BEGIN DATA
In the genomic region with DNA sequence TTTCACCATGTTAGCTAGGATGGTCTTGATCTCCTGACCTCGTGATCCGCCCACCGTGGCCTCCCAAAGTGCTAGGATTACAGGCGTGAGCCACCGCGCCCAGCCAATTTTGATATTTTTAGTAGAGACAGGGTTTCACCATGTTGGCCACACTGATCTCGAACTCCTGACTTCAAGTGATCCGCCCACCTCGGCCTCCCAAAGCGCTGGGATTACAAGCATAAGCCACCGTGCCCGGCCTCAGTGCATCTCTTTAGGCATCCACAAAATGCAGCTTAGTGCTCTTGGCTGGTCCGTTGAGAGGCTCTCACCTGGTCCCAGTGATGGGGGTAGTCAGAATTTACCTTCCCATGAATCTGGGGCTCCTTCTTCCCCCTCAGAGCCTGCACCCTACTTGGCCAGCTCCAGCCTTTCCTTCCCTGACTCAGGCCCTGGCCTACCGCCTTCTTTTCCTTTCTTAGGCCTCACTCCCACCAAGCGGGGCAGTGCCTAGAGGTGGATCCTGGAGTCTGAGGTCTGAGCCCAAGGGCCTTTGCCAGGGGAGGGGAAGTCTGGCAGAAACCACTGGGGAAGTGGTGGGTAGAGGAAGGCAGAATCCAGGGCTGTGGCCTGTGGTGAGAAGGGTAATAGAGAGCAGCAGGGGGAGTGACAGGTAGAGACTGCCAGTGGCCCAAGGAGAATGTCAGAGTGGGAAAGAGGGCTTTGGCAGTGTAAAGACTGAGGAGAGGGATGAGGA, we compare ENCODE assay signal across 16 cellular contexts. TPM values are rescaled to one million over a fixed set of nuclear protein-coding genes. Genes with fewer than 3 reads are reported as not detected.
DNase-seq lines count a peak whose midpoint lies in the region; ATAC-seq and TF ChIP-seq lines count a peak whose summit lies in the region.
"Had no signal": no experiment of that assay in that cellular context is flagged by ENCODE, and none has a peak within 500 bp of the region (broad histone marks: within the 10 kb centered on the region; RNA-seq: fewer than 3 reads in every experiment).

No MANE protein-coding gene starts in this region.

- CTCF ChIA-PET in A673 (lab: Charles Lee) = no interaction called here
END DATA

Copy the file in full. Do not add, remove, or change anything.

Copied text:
In the genomic region with DNA sequence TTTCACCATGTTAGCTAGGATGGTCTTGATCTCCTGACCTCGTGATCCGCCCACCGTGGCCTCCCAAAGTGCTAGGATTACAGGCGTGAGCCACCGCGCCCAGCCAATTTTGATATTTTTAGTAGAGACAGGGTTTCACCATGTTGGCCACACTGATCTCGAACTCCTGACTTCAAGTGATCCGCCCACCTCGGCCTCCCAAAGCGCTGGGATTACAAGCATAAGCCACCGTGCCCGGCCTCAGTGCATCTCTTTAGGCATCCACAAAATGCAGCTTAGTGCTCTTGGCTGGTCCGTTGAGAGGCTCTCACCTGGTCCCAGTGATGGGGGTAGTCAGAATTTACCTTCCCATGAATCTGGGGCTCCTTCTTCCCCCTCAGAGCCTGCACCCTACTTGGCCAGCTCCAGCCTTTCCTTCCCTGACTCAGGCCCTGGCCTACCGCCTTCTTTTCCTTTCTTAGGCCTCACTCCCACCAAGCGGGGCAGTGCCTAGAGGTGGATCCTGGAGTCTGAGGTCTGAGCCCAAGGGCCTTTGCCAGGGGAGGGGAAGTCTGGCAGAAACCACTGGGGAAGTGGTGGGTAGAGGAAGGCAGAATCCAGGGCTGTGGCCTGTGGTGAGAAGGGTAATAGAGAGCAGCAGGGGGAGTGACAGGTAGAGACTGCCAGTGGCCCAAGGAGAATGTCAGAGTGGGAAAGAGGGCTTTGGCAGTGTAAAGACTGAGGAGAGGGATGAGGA, we compare ENCODE assay signal across 16 cellular contexts. TPM values are rescaled to one million over a fixed set of nuclear protein-coding genes. Genes with fewer than 3 reads are reported as not detected.
DNase-seq lines count a peak whose midpoint lies in the region; ATAC-seq and TF ChIP-seq lines count a peak whose summit lies in the region.
"Had no signal": no experiment of that assay in that cellular context is flagged by ENCODE, and none has a peak within 500 bp of the region (broad histone marks: within the 10 kb centered on the region; RNA-seq: fewer than 3 reads in every experiment).

No MANE protein-coding gene starts in this region.

- CTCF ChIA-PET in A673 (lab: Charles Lee) = no interaction called here